Boys and girls lay in the streets nursing broken arms, leaking skulls, bullet wounds in their thighs. Old Zapotec women prayed upward, blood pools browning on the stones where they once spread their blankets, sold their weavings to the occasional tourist, before being trampled. It took Will’s death for President Vincente Fox Quesada (who turned over the office to Felipe de Jesús Calderón Hinojosa on December 1st of that year) to dispatch the Federal Police to Oaxaca. Nearly 10,000 Federalies and military police forcibly dragged protesters from the Zócalo, backed-up by additional army troops. The still-functional APPO radio stations warned of the raids. As a result, helicopters clogged the sky over Oaxaca City, dropping tear gas grenades. Reports of military police kidnappings ensued. Rumors of body-snatching and cover-up cremations crackled over the pirated airwaves, inflaming the protests. The Catholic Church of Mexico came out in support of the Federal Police. Protestors, academics, and students took refuge Universidad Autónoma Benito Juárez de Oaxaca, an “autonomous” university that barred police entry. Though the police surrounded the University, they were, in turn, surrounded by a larger group of protestors (who were alerted to the location via APPO broadcasts over the University radio station), and forced, if only for the moment, to retreat.

Here, in Mexico City, numerous bombings ensued, one of which destroyed the amphitheater that served as Partido Revolucionario Institucional headquarters, others blowing up portions of banks and restaurants. On my birthday, November 25, 2006, while Louisa and I listened through the bathroom door to my mother vomiting nothing but tapwater, a Saturday (my father still working, their three large dogs dozing in the sun, waning earlier and earlier…), a renewed attempt at a peaceful protest in Oaxaca’s Zócalo was thwarted when the police unleashed a sprinkler of tear gas, rubber bullets, water-cannons, and bulldozers, tear-gassing, rubber-bulleting, water-cannoning, bulldozing people. Protestors answered with rocks, bottles, water balloons, and pipe bombs. Cars and trucks were toppled and set ablaze, buildings were attacked and set on fire, frenzied crowds looted businesses and hotels. On this day, my birthday—my mother sick in the bathroom, Louisa and I rubbing each others necks at the kitchen table, my father stuck in rush hour traffic listening to sports radio, the sleeping dogs, my pregnant sister— the Federal Police succeeded in subduing the APPO, making arrests, forcing numerous leaders into hiding, castrating the Sagittarius, stapling the gargantuan sack to the city gates in governmental warning. The University radio station was once again returned the headmaster, and the conflict, for better or for worse, was once again shoved beneath the surface of everyday life, for the moment contained in its churning. The problem lidded. Unsolved.

Juan Pérez will shrug his shoulders, as Louisa and I flank him in the Rioja’s doorway, one of his cinderblock feet on the inside tile, the other on the sidewalk, split. He will say something I don’t quite understand about plight. But for now, watching this Mexico City protest escalate, our stomachs digesting the pumpkin flowers of breakfast, we don’t know all of this, haven’t yet spoken about it with Juan Pérez; we merely recall some vague news report about the Oaxacan unrest, stirring worry about our travels in my exhausted mother, ignorant beyond what we can read on bedsheets. “Defend public education! No to militarization!”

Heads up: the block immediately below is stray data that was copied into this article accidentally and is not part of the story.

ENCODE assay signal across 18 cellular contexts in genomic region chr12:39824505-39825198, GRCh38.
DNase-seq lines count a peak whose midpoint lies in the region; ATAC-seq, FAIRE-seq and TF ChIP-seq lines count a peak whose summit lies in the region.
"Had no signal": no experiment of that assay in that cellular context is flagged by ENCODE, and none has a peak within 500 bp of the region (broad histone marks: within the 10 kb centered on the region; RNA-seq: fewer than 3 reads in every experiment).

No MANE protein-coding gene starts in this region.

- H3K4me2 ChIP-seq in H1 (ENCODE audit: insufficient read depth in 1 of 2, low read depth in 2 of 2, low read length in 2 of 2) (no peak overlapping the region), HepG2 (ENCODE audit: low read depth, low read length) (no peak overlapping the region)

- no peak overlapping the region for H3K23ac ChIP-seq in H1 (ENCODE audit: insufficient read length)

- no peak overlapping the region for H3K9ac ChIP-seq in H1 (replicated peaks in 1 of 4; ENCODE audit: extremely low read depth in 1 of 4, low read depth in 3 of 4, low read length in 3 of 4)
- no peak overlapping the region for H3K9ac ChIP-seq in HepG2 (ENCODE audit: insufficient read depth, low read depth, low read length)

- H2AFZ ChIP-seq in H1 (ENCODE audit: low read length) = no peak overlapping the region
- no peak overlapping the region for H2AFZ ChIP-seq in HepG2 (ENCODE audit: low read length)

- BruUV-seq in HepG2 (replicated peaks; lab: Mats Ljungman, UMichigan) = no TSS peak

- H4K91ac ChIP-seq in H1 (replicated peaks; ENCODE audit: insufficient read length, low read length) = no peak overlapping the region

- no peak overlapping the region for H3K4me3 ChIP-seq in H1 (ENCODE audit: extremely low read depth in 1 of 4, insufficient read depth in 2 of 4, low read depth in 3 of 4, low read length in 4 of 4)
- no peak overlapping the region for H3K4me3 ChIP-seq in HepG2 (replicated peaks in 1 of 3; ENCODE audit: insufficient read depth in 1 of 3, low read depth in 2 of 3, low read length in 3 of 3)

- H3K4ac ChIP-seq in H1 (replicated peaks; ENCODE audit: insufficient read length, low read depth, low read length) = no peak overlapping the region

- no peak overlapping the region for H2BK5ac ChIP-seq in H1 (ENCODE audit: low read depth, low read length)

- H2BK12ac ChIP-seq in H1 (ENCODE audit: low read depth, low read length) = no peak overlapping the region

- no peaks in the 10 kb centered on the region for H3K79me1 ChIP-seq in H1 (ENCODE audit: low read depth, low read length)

Up the street, a great cracking sound. The earth opening up, or a car being tipped over.

“Should we join them?” Louisa asks, “I mean, you’re a teacher…”

I love my wife. I look at my shoes. They are filthy, broken-laced, perfect for marching. As if empathy can reside in simple career choice and dress. Louisa is wearing her blue Israeli clogs. I meditate a few moments on her footwear—how clog-fighting was a traditional method for settling disputes in Europe, drawing such a mass of onlookers, that bets were laid; how they served as foot armor in mines and mills; how, in 18th century France, poor factory workers would protest corporate mistreatment by throwing their protective work gear—especially their clogs (sabot, in French)—into the assembly line engines, damaging the equipment and, via this protest, inventing the word sabotage. Inadvertently, she is well prepared for this. Inadvertently, we are ignorant fucking tourists. Idiots filled with food who, via footwear analysis and the intoxication of overseas, think they can empathize with some real kind of plight. Who the fuck do we think we are?

The thing is: we don’t. We don’t think we are. We don’t think we are anything. We are all dumb impulse and young traveling lover. We join arms. If we had talked to Juan Pérez in that doorway before this, learned of the nature of things, we probably would not have done this. But, you know, we may have anyway. Sometimes dumb impulse, especially when traveling, is a conscious choice. The sky is a drowning blue. The river of protestors continues. We lift our feet, hold, as if on the edge of a high-dive board, our breaths. We look for a way in, and leap. We splash into the center of elbows and noise, wild shards of banner, bare-chests, laser light, bottle, balloon, fists, spit, and the static of mad human chorus. We sink into this pool of cause, try to swallow any reservations about effect, however chlorinated, however Peligroso!